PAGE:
Slavery had been legally practiced in America ever since the states were colonies of the British Empire. The first slaves were brought to American soil as early as the 1600s by Dutch ships, but the practice became widespread throughout the 18th and 19th centuries. It is estimated that about 6-7 million slaves were brought to the American colonies from Africa in the 18th century.
By the time of the War of Independence, the North states no longer relied on slaves because they were more industrialised than the South. This is when the first calls to end slavery appeared. Colonists in the North associated the oppressive institution of slavery with how they were oppressed by the British Empire.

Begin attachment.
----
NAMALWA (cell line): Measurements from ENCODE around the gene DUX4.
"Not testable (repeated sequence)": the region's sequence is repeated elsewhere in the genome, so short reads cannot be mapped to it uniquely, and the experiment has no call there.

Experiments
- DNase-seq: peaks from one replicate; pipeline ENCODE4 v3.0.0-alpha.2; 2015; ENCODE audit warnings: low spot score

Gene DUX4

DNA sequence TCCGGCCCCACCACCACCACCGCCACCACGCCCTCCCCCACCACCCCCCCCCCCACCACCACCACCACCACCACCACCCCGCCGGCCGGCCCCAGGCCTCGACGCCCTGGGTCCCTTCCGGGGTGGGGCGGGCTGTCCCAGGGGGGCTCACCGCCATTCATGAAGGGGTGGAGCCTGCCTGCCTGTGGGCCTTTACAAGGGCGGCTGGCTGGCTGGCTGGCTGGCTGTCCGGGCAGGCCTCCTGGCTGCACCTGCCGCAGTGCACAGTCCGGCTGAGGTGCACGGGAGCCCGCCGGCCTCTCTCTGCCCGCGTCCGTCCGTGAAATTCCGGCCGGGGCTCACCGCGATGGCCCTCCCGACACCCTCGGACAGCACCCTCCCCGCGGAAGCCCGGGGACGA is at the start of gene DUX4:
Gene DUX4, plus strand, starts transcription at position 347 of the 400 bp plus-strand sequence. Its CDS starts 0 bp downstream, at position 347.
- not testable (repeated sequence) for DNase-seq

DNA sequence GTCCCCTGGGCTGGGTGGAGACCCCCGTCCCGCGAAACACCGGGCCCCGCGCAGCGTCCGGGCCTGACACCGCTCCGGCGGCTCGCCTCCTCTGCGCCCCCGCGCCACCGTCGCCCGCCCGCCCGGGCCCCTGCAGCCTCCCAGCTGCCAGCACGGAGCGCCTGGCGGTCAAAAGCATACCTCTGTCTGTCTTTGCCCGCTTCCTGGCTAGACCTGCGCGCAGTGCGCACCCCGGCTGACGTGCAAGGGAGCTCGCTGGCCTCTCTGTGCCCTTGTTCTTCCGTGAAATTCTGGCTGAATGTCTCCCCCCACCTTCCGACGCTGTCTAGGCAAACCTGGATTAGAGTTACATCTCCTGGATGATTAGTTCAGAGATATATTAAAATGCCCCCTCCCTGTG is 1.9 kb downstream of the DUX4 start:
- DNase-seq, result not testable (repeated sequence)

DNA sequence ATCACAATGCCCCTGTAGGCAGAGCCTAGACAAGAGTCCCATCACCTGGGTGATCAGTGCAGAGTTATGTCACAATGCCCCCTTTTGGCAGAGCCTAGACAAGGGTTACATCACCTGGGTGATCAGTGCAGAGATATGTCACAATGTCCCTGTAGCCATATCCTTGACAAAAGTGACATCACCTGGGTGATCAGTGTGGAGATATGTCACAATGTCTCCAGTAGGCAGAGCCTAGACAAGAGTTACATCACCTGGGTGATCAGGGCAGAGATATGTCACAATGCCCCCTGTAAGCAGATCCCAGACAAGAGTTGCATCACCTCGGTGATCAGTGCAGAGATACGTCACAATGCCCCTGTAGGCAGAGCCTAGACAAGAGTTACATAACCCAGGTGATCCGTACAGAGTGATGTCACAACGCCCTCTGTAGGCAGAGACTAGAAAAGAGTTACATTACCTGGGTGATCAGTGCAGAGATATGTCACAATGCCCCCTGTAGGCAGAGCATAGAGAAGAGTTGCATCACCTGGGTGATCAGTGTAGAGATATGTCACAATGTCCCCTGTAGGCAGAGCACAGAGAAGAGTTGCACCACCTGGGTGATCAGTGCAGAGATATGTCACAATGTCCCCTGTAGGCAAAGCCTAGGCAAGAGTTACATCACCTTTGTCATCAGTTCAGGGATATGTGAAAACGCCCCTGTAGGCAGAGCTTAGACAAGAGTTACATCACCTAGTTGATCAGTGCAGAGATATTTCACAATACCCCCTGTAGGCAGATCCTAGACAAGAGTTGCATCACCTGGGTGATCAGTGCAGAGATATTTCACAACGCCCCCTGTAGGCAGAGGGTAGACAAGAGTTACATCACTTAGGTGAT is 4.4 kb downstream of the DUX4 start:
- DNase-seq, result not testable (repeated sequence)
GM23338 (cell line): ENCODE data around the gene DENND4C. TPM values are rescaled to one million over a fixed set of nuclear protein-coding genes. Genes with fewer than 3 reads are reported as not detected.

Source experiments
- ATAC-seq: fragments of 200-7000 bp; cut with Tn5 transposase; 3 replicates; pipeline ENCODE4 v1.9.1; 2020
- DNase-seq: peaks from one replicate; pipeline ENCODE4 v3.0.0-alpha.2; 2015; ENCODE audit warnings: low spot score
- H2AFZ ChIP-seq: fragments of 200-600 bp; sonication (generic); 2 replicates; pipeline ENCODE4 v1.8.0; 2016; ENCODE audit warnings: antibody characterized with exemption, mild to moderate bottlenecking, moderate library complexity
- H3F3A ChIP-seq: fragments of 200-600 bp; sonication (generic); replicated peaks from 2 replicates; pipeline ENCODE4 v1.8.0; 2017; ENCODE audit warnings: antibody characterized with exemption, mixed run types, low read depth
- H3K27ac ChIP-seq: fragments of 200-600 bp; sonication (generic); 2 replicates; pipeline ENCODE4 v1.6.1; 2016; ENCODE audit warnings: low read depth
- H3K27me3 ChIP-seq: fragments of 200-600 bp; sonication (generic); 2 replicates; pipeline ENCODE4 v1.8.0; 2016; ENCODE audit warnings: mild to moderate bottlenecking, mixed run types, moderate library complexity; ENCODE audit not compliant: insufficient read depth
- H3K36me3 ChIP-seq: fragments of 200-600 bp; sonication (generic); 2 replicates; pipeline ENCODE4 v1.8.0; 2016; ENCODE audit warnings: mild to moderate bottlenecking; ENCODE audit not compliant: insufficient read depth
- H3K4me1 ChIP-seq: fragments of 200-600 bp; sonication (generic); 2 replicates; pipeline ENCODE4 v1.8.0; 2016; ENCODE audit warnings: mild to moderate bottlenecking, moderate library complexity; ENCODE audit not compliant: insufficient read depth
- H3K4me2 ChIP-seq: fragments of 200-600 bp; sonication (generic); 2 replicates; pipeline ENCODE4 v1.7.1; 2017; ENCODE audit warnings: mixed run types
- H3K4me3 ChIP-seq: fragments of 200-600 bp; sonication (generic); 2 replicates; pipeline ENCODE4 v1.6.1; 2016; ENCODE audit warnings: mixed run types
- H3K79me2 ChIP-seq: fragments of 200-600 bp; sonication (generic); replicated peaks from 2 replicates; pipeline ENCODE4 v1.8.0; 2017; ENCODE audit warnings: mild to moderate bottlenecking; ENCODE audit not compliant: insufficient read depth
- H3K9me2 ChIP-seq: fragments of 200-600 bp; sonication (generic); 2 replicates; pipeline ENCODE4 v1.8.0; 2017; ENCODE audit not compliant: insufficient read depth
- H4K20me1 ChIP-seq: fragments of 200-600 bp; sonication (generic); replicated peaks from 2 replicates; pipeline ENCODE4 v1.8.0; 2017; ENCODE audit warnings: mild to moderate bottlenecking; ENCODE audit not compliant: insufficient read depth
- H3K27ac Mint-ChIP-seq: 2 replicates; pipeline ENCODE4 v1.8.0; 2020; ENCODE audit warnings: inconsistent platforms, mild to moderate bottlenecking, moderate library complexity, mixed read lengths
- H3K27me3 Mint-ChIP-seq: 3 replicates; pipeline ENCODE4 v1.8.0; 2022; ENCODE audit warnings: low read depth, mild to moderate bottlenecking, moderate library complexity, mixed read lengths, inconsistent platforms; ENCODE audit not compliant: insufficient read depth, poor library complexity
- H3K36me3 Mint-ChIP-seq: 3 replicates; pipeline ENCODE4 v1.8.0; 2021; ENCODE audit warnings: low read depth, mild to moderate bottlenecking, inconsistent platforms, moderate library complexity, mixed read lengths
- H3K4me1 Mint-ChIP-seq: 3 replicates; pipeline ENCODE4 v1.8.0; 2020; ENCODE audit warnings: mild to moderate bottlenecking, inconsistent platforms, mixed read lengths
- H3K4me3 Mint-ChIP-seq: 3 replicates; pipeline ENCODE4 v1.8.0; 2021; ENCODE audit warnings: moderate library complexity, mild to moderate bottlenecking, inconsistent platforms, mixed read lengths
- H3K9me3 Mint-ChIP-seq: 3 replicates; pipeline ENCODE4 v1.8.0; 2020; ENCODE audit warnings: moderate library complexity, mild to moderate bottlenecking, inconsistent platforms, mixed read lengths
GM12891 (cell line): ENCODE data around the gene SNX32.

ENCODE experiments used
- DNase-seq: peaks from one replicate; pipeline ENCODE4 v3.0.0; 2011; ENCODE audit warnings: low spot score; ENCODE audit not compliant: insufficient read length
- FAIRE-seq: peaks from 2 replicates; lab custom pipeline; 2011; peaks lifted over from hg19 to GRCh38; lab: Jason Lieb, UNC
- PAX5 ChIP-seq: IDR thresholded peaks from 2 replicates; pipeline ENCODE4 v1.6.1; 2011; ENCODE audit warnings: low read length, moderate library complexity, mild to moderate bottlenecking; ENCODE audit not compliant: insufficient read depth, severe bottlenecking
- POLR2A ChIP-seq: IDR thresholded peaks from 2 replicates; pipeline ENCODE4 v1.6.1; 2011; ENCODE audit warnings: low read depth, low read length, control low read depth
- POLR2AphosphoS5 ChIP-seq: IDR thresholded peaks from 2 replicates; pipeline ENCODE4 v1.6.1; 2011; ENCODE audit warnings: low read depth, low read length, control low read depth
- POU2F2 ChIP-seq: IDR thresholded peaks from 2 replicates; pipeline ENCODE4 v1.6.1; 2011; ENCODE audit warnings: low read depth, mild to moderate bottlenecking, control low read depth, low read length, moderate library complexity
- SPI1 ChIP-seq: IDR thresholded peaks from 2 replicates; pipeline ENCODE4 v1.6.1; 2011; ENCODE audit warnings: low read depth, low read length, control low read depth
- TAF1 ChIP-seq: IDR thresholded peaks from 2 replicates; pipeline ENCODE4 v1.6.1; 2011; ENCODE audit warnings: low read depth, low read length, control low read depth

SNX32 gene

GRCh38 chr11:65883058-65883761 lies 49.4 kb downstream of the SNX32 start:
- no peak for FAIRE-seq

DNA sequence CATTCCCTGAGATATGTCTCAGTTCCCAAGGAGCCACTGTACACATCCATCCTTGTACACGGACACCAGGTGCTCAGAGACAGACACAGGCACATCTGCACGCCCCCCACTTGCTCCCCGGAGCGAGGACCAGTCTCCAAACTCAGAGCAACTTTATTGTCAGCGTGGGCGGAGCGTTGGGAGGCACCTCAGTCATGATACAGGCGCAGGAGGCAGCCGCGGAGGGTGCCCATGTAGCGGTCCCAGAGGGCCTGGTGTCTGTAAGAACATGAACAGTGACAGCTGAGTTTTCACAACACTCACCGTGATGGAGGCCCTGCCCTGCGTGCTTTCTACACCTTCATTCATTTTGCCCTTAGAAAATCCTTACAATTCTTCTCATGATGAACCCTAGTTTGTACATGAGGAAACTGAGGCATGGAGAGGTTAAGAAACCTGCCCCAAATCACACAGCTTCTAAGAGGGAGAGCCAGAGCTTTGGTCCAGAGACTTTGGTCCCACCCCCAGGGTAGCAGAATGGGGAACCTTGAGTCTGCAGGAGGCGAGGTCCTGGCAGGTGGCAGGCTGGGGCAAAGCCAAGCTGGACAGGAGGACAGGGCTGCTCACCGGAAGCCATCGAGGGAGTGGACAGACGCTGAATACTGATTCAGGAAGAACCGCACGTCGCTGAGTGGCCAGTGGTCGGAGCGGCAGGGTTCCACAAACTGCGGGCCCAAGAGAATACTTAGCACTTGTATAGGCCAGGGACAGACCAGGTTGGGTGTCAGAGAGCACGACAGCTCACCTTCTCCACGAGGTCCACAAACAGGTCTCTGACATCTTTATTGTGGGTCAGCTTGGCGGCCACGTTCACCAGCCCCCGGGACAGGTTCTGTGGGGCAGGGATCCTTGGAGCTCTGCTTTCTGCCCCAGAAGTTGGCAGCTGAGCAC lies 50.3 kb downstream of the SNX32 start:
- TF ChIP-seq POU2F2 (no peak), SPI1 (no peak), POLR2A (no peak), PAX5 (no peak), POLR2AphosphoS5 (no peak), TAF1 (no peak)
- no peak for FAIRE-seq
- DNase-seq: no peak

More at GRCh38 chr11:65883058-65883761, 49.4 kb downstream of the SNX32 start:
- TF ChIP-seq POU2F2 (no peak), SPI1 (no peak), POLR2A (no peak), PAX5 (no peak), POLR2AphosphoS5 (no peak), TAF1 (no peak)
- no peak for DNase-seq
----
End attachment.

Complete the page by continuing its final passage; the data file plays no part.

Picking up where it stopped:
Nevertheless, slavery remained legal even after the United States became independent, and it was accepted by the new Constitution. This was mainly because owning slaves meant paying more taxes to the states, and it was, therefore, a way for the local, state governments to collect more money from the population.
In the years succeeding American independence, Southern states began cultivating more cotton a...